Thomas Haldenwang told Friday's edition of the Sueddeutsche Zeitung daily that he wants a 50 percent increase in the department's size next year, bringing it closer to the size of the section that deals with Islamic extremism. He wouldn't give staff figures, saying they are secret.
Haldenwang said that "there has been a new dynamic in right-wing extremism for some time." He added that it is no longer always the case that "normal demonstrators" keep their distance from extremists.
Haldenwang took over the BfV agency when predecessor Hans-Georg Maassen was removed after appearing to downplay far-right violence against migrants in the eastern city of Chemnitz.
He wouldn't comment on the events surrounding Maassen's departure, but said the events in Chemnitz were a good illustration of developments in right-wing extremism — not just in Germany's formerly communist and less prosperous east.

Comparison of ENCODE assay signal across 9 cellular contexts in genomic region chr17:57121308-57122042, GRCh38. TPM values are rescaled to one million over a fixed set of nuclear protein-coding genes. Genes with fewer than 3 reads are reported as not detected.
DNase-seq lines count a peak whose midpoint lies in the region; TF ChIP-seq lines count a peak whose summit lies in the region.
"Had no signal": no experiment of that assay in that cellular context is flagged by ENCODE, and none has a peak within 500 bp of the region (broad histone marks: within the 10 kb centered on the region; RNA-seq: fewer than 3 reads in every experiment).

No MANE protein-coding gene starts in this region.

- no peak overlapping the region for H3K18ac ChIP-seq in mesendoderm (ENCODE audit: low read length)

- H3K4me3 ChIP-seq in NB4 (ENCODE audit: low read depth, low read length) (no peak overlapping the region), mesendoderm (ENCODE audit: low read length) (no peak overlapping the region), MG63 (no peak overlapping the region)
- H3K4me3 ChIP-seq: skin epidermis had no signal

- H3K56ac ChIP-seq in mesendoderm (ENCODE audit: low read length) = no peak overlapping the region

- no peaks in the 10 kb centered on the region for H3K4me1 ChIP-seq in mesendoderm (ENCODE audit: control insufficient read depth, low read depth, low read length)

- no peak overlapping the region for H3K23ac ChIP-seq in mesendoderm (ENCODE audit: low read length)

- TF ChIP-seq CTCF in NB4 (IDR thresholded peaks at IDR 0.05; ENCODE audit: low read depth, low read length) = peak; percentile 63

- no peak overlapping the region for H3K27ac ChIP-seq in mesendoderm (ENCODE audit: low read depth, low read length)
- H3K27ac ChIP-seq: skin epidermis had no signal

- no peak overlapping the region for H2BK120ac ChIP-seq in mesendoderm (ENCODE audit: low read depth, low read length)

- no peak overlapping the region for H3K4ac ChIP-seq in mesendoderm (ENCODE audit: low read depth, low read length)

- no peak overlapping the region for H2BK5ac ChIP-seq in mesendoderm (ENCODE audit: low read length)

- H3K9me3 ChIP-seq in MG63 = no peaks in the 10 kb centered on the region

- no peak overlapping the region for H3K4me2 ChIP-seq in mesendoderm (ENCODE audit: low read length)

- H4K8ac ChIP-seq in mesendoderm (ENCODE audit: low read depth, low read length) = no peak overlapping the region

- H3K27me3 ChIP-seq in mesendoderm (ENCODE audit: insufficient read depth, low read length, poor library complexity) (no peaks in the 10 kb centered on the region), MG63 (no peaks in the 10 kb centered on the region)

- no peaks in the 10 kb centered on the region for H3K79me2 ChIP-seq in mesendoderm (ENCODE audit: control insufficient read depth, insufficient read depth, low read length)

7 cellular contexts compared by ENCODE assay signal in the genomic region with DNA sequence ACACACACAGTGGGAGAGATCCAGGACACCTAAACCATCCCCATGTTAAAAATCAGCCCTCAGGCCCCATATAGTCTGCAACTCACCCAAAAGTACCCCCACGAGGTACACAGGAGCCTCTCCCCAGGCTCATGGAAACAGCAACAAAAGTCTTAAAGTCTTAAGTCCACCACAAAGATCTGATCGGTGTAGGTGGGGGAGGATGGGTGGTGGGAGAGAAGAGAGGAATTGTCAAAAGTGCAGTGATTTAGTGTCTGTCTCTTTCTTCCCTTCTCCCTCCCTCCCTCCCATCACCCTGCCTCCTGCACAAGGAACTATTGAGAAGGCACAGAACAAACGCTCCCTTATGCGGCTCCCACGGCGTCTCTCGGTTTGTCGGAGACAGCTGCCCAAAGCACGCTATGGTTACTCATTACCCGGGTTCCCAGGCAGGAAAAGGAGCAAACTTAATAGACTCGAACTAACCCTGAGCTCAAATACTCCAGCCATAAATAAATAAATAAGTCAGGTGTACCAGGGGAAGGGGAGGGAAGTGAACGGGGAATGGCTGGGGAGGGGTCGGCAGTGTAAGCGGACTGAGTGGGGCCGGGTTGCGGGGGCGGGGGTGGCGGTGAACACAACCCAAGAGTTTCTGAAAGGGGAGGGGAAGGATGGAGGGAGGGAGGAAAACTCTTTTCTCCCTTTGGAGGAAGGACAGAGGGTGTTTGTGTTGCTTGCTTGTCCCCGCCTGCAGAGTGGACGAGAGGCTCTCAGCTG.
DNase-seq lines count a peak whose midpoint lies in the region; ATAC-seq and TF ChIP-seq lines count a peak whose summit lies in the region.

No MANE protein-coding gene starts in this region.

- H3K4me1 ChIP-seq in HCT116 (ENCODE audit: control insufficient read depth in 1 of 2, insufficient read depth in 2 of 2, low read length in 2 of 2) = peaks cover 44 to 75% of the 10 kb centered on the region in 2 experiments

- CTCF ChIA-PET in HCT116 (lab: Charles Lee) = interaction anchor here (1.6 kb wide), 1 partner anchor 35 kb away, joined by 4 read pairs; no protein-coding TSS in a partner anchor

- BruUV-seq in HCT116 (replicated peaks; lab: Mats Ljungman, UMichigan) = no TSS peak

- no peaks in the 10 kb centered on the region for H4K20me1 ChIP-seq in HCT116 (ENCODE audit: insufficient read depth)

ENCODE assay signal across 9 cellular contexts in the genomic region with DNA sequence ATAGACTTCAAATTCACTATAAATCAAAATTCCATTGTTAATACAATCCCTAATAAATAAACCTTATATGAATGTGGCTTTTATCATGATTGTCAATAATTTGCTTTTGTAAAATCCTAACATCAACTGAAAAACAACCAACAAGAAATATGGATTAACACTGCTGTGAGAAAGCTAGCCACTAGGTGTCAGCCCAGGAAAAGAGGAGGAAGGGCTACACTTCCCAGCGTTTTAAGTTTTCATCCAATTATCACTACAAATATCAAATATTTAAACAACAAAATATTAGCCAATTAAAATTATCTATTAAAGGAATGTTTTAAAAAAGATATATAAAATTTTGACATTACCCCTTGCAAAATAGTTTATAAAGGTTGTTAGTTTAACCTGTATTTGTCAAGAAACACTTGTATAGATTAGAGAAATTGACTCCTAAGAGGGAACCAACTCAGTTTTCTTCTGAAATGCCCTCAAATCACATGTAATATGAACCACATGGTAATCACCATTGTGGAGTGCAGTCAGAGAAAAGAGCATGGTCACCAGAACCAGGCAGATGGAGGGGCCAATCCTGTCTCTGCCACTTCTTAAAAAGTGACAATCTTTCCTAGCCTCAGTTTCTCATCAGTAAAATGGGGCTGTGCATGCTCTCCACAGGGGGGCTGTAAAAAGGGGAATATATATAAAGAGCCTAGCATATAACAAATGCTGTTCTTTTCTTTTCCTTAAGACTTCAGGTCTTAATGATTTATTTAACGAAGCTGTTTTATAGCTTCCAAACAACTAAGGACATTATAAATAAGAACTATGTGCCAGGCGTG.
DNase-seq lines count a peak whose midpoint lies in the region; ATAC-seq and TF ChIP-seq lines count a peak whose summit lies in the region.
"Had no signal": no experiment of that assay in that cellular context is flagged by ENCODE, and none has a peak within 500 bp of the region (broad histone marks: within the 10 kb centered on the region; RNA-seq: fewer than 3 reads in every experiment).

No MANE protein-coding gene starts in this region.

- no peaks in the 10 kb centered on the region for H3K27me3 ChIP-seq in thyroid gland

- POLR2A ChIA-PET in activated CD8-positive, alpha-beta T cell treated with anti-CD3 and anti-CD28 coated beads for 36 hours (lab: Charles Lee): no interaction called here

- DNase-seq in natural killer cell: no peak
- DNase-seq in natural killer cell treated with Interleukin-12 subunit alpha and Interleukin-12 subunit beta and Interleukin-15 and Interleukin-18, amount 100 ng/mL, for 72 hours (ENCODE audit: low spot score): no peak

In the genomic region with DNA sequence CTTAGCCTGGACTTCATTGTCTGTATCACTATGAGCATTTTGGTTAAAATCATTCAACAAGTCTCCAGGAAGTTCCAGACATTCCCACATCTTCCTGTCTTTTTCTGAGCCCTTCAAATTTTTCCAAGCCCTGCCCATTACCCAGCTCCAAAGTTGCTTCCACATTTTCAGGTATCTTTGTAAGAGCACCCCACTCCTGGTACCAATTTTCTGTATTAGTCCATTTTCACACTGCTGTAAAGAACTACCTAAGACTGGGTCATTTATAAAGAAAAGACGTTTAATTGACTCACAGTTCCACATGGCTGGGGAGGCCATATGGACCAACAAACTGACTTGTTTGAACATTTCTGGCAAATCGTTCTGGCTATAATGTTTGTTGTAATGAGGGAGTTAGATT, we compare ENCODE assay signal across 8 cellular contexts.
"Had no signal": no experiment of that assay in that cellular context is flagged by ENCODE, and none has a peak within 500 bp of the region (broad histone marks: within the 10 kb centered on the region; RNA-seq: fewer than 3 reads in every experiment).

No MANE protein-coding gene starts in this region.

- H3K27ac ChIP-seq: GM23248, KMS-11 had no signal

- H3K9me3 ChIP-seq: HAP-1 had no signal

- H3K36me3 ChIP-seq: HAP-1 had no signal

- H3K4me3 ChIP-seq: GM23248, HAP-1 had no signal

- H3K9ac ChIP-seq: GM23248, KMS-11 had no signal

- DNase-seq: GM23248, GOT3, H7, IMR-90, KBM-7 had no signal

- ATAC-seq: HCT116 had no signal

He said the BfV believes there are 24,000 far-right extremists in Germany, a number that is rising, and more than half are "violence-oriented."
Haldenwang was tightlipped on the agency's assessment of the anti-migration Alternative for Germany party, which entered the national parliament last year and now has seats in all 16 German state legislatures. Asked whether that has boosted far-right extremism, he replied that "in any case, it doesn't seem to be detrimental."
The BfV is considering whether to put the party under observation. Political opponents argue that recent protests point to an increasing blurring of boundaries between the party and the extreme right neo-Nazi scene.